Casey Ruggles

Casey Ruggles is a Western comic strip written and drawn by Warren Tufts that ran from 1949 to 1954.

Fox

Foxes are small-to-medium-sized, omnivorous mammals belonging to several genera of the family Canidae. Foxes have a flattened skull, upright triangular ears, a pointed, slightly upturned snout, and a long bushy tail (or brush).

Twelve species belong to the monophyletic "true foxes" group of genus Vulpes. Approximately another 25 current or extinct species are always or sometimes called foxes; these foxes are either part of the paraphyletic group of the South American foxes, or of the outlying group, which consists of bat-eared fox, gray fox, and island fox. Foxes live on every continent except Antarctica. By far the most common and widespread species of fox is the red fox (Vulpes vulpes) with about 47 recognized subspecies. The global distribution of foxes, together with their widespread reputation for cunning, has contributed to their prominence in popular culture and folklore in many societies around the world. The hunting of foxes with packs of hounds, long an established pursuit in Europe, especially in the British Isles, was exported by European settlers to various parts of the New World.

Katherine Ralls

Katherine S. Ralls (born 1939) is an American zoologist and conservationist who is Senior Research Zoologist Emerita at the Smithsonian Conservation Biology Institute, National Zoological Park. Ralls' research interests are in the behavioral ecology, genetics, and conservation of mammals, both terrestrial and marine. Since 1980, she has focused on conservation biology, especially the genetic problems of small captive and wild populations.

Two mammals that she has studied extensively are the sea otter and the San Joaquin kit fox. Some of her research is on the genetic management of wild and captive animal populations.She obtained a BA in Biology from Stanford in 1960, an MS in Biology from Radcliffe College in 1962 and a PhD in Biology from Harvard in 1965. In 2005 she was granted an honorary fellowship in the Zoological Society of London.Ralls worked on the founding of the Society for Conservation Biology in the mid-1980s. In 1986, she and research associate Jonathan Ballou, (now research scientist emeritus at the Smithsonian Conservation Biology Institute), developed an international workshop on genetic management for zoo animals. In 2017, Ralls, Ballou, and Richard Frankham published the first book on the genetic management of fragmented species populations, "Genetic Management of Fragmented Animal and Plant Populations."In addition to her Smithsonian appointment, Ralls is a Research Associate at the Institute of Marine Sciences, University of California, Santa Cruz.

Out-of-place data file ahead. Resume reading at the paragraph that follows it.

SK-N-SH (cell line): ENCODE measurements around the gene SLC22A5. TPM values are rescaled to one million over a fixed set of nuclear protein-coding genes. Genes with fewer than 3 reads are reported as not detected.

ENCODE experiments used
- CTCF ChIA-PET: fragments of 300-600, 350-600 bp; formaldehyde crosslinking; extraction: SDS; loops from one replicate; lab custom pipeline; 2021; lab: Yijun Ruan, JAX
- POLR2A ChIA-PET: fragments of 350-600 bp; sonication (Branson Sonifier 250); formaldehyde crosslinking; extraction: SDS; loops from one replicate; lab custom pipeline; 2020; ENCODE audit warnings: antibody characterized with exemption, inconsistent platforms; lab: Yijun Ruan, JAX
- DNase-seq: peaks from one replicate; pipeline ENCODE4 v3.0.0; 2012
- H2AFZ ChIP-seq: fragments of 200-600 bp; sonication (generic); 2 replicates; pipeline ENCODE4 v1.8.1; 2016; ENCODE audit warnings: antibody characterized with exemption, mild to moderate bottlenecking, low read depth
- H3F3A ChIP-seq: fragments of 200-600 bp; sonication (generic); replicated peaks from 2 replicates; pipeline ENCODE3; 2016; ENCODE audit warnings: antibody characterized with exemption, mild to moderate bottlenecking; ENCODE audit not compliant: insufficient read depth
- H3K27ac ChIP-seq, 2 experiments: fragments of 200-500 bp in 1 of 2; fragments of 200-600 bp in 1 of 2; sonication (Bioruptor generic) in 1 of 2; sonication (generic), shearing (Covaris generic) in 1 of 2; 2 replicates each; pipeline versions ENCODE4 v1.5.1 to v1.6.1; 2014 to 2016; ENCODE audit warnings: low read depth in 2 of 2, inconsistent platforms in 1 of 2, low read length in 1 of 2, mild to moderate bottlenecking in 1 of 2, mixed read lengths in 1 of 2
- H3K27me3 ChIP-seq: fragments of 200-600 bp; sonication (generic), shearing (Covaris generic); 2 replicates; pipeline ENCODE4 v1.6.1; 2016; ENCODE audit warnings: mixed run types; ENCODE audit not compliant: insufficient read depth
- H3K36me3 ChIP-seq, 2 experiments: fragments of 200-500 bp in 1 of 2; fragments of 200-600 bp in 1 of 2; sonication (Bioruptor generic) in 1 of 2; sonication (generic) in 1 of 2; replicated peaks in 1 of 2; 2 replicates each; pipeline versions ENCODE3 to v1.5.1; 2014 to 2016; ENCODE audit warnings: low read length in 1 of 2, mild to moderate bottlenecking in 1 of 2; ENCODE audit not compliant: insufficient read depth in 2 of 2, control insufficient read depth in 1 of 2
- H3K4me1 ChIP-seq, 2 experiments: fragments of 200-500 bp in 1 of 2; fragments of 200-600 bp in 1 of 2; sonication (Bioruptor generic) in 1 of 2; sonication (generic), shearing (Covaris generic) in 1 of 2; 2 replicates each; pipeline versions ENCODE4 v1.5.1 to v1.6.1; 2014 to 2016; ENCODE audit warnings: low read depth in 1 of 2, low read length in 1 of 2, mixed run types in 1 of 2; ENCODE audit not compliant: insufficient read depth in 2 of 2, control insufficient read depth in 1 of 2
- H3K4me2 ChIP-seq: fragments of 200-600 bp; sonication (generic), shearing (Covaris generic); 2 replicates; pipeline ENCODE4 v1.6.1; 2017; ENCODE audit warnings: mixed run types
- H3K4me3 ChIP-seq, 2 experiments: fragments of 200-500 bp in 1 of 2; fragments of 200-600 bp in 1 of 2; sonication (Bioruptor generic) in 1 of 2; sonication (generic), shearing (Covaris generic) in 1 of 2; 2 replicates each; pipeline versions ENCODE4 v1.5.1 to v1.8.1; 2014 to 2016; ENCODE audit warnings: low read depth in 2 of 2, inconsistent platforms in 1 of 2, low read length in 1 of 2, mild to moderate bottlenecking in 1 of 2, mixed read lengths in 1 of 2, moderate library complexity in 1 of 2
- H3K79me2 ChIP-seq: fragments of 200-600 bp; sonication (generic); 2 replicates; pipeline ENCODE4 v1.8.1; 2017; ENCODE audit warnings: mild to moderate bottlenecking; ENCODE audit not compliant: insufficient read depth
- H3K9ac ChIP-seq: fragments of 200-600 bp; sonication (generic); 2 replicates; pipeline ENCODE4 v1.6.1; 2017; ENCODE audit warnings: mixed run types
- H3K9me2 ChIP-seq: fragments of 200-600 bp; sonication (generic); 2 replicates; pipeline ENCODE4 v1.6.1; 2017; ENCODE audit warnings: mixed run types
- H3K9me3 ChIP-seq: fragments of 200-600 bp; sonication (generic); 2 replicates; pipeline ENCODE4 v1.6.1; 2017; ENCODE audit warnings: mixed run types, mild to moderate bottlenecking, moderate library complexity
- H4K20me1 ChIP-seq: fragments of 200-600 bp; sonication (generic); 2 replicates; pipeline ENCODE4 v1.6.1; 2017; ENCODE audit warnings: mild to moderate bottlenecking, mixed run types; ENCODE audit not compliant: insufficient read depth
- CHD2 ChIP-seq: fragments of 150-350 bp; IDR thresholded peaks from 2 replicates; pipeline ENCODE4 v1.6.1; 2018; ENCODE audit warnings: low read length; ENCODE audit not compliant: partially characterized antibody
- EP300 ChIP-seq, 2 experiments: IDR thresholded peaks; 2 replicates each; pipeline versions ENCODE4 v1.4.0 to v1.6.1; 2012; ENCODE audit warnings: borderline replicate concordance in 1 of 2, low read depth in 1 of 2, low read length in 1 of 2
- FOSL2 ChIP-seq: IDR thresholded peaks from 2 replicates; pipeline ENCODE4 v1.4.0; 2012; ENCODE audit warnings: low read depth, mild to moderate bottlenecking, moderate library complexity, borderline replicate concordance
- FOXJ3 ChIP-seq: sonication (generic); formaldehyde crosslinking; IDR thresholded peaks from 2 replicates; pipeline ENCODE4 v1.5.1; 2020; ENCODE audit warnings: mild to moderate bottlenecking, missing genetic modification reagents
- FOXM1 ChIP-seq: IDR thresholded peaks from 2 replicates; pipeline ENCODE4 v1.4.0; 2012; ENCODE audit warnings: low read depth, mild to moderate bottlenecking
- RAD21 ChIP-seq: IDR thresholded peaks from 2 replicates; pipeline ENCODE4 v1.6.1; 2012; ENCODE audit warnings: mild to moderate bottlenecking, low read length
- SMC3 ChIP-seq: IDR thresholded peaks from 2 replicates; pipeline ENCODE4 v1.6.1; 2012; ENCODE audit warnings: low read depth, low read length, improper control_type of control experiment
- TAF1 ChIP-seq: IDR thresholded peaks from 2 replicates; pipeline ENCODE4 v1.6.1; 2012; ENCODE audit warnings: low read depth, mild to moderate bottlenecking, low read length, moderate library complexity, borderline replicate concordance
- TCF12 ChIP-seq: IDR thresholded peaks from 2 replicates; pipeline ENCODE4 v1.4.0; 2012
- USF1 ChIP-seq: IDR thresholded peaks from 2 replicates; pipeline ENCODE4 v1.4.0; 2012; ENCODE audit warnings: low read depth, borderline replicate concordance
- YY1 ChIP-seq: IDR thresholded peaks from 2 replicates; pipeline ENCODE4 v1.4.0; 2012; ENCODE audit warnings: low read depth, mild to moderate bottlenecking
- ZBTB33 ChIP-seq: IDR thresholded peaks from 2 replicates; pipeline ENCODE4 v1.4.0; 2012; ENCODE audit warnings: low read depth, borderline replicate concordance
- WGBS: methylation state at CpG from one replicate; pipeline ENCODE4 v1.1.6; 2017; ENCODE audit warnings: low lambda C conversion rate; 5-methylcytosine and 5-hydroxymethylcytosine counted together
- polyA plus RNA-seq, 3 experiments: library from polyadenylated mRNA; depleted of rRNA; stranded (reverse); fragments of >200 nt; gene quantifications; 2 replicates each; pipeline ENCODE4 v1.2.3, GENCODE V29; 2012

Kit Fox Hills

The Kit Fox Hills are a mountain range in Inyo County, California.

List of nocturnal animals

This is a list of nocturnal alligator and groups of animals. Birds are listed separately in the List of nocturnal birds.

Lutrogale

Lutrogale is a genus of otters, with only one extant species—the smooth-coated otter.

Mapimí Biosphere Reserve

The Mapimí Biosphere Reserve (Spanish: Reserva de la Biósfera de Mapimí) (established 1977) is a UNESCO Biosphere Reserve located in the state of Durango in northern Mexico. It is one of three biosphere reserves representing the Chihuahuan Desert (along with Big Bend Biosphere Reserve and National Park in western Texas and Jornada Biosphere Reserve in New Mexico). The 342,388 hectares (1,321.97 sq mi) reserve is situated between the Neotropical and Neartic biogeographical regions, in the Bolsón de Mapimí 1,150 metres (3,770 ft) above sea level. It contains three core areas in the Sierra de la Campana, the Laguna de las Palomas, a salt lagoon, and a desert habitat called Dunas de la Soledad. It comprises fragile warm desert and semi-desert ecosystems and rich, highly adapted but vulnerable plant systems, mainly xerophytic matorral scrub, and animal species such as the puma (Puma concolor), mule deer (Odocoileus hemionus), sandhill crane (Grus canadensis) and the kit fox or zorrita del desiert (Vulpes macrotis) along with scrub and desert grasslands.The site is administered by the municipalities of Tlahualillo and Mapimí in Durango, Jiménez in Chihuahua and Sierra Mojada in Coahuila.